Recent times have been challenging for businesses seeking to raise additional growth funding. Just how tough is the finance market? What are the best options for raising capital? Patricia Moore goes in search of some answers.
The recovery may have been patchy but David Battersby, MARAC general manager, business, says on balance the outlook for this year and beyond is one of gradually improving economic growth. And despite the sluggish economy, they were involved with some real business success stories last year, he says. “The worst, we believe, is behind us.”
Battersby is advising SMEs to focus on positioning themselves for a stronger year. “It will be the wrong time to experience capacity constraints and access to funding will be critical in ensuring that’s not the case.” And there’s the rub; access to funding. Just how easy is it for owners of businesses at the smaller end of the scale to source finance and what do they need to do to increase their chances of success?
The past 12 months were challenging for businesses seeking additional funding, particularly from banks, report Martin Richardson and Catriona Knapp, business advisory principals at WHK. Lenders have tended to look closely at business performance and the history of not only the business, but the individuals involved in running it. And while lending criteria has softened slightly, they say banks in particular are still adopting a cautious approach and options are limited if you’re not able to offer security.
Tony Marlow, BNZ head of retail banking, small business, paints a more positive picture. “Last year was slightly easier and my personal view is that 2011 will be even better.” A major factor in this is renewed interest by banks in the SME sector. “I don’t think it has always been that way, but with SMEs making up around 97 percent of all businesses in New Zealand, it’s fantastic to see the focus on this area. It’s a competitive market and I think this can only augur well.” (WHK suggest this year will also see “an increased appetite from those with funds to start looking for investment opportunities”.)
A clear strategy supported by a robust business plan and financial forecasts are critical if a business is looking to debt fund expansion, says Battersby. “A cashflow financier needs to be convinced that the business plan and assumptions will produce sufficient cashflow to service and repay the debt.”
Business owners and people after start-up funding, also need to be clear on why they want to borrow and the best way to go about it. Refinancing and borrowing for growth are two quite different situations although many of the questions that need to be asked around growth funding also apply to start-ups. “The same fundamental risks are involved but there needs to be greater focus on where the customers will come from,” says Marlow.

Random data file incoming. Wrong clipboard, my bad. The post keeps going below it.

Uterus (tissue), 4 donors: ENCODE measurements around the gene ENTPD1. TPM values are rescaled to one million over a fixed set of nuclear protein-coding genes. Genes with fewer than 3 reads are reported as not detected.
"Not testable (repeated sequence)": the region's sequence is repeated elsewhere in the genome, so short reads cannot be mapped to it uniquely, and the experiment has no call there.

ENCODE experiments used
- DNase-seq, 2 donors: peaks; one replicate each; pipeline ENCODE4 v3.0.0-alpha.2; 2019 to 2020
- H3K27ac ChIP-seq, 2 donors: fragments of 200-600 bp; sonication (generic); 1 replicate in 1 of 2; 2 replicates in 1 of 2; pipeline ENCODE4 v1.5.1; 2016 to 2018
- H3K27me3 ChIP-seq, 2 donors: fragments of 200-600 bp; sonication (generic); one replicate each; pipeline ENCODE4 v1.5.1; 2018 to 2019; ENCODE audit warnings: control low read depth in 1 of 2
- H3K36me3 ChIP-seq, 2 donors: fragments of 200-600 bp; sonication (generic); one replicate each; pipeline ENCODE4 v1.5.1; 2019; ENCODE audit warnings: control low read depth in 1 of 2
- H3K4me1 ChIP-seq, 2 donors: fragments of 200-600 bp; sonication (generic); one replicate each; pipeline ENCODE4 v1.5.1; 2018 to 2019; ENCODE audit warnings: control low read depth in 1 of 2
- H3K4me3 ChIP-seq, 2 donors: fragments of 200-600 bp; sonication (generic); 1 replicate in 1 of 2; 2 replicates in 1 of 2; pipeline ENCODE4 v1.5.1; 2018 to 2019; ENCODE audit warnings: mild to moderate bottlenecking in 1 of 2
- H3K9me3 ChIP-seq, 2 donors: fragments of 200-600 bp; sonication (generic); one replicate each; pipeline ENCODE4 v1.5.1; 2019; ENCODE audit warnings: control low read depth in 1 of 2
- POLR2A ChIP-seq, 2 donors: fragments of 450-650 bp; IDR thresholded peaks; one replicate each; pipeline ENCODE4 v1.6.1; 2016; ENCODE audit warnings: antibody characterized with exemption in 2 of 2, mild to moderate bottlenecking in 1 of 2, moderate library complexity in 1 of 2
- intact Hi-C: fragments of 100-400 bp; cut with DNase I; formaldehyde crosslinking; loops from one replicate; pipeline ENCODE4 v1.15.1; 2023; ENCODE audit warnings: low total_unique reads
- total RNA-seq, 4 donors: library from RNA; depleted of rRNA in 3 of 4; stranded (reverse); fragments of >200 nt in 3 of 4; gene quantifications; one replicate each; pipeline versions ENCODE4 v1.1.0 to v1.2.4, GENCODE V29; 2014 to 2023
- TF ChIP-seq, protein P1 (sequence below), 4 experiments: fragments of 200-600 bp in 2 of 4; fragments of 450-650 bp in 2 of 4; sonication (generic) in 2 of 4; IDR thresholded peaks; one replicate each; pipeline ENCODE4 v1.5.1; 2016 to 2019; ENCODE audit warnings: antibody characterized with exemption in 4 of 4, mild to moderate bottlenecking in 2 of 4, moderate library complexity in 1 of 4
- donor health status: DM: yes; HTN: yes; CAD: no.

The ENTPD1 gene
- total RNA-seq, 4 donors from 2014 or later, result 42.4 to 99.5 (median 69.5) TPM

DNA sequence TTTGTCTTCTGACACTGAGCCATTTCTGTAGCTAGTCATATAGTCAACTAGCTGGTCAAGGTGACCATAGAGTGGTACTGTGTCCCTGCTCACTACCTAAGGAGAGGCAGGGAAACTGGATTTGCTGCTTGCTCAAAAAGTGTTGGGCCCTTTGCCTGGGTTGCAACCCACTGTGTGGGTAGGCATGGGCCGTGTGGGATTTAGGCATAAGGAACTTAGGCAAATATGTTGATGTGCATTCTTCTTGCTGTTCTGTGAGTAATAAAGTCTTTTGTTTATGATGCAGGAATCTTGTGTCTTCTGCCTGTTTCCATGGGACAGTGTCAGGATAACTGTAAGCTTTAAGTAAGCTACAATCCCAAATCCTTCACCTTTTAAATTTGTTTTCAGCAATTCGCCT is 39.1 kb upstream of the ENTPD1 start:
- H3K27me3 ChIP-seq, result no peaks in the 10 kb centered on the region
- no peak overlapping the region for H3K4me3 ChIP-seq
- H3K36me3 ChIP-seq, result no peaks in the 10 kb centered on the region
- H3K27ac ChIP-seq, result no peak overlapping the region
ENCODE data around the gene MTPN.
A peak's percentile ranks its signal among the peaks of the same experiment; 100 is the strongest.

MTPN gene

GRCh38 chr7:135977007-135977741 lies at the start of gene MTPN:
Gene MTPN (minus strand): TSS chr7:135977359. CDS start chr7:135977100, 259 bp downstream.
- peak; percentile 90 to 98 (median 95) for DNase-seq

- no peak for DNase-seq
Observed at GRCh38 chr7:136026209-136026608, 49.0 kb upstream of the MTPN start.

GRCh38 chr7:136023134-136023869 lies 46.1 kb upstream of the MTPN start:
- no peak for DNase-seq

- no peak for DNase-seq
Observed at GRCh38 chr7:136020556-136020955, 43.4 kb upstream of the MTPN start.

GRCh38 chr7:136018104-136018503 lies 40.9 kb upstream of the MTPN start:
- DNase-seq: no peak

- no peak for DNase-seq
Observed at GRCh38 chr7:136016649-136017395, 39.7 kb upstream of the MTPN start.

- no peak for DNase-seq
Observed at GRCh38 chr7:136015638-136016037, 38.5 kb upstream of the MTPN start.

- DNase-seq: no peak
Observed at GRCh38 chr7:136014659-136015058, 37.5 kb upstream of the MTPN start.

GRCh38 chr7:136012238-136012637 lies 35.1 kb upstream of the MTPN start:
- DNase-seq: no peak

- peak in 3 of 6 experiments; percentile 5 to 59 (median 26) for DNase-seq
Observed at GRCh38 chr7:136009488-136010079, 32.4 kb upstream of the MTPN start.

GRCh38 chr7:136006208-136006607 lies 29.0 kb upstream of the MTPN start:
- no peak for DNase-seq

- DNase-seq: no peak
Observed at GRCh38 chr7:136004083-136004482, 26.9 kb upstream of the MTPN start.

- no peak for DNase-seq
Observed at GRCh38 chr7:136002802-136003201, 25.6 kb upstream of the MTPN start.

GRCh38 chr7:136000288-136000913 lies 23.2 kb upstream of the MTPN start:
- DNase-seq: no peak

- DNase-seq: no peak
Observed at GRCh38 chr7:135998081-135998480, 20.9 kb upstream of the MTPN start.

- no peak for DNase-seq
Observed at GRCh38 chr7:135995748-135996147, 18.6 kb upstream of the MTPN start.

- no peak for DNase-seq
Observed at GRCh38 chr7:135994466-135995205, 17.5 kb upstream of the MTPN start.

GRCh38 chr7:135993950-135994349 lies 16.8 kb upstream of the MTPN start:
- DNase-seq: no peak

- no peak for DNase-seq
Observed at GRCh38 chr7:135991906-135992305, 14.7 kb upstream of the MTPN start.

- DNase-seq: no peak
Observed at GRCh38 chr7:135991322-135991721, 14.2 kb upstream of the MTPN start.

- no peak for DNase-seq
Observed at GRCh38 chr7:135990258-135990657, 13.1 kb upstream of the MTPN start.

And Richardson and Knapp at WHK say it’s important to understand that little or no investment from the owners is very unattractive from a lender’s perspective, in particular in this market. “Most of the main funding bodies – particularly banks – want to see that the owners are prepared to invest in the business themselves and therefore take some of the risk.”
In a general sense, SMEs should look to finance their business against the assets and cashflow of their business, says Battersby. “Finding a cashflow lender is not always easy with many financial institutions favouring bricks and mortar security. That’s where companies like MARAC have a clear market niche.”
Re-financing can be quite simple, usually relying on history from bank statements, trading and financials, says Marlow. “Borrowing for growth is a lot different because that’s raising different levels of risk in the business and understanding those is critical.” Doing the homework won’t guarantee funding, but he says it can certainly speed the process.
Borrowers need to consider:
• Where the growth will come from – existing customers or new ones?
• Can the staff handle growth and if it’s necessary to recruit is there recruiting expertise available?
• Are the business tools adequate – will the IT systems or the support systems behind the financial reporting get flooded by new business?
• Does growth mean a change to distribution?
• Can the premises and the locality handle it? Is the business in the right town for growth?
• Will growth demand new and different advertising and marketing strategies?
Lock Finance CEO, Simon Thompson, says while the past year saw “a reluctance to change anything” and a subsequent drop in demand, interest in factoring has grown. “People have realised it’s a very good tool when capital is tight because it’s a way of self-funding within the business, rather than having to go to external assets like the family home. More and more people are separating business from home and family, wanting the business to fund itself and factoring is one of the best tools to do that.”
Cash-strapped businesses can also benefit from options such as inventory finance products which mean money earlier in the process, trade finance, and import/export products, says Thompson. “Many of these are not well understood by borrowers, which is why getting advice before they start looking is important.”
BNZ’s Marlow is also seeing more non-housing backed lending. There’s more emphasis on identifying the customer’s real need and how best to suit it, he says. “If that means the customer wants to leverage their home to grow their business or finance one, that’s fine, but if they want to use the capabilities of the business then why wouldn’t we want to do that?”
He says while there’s obviously a level of appetite when it comes to not having full security backing, he believes they’re demonstrating a lot more willingness to be involved and do things at the smaller end of the scale for customers that aren’t locking in the home.
Angels coming to the table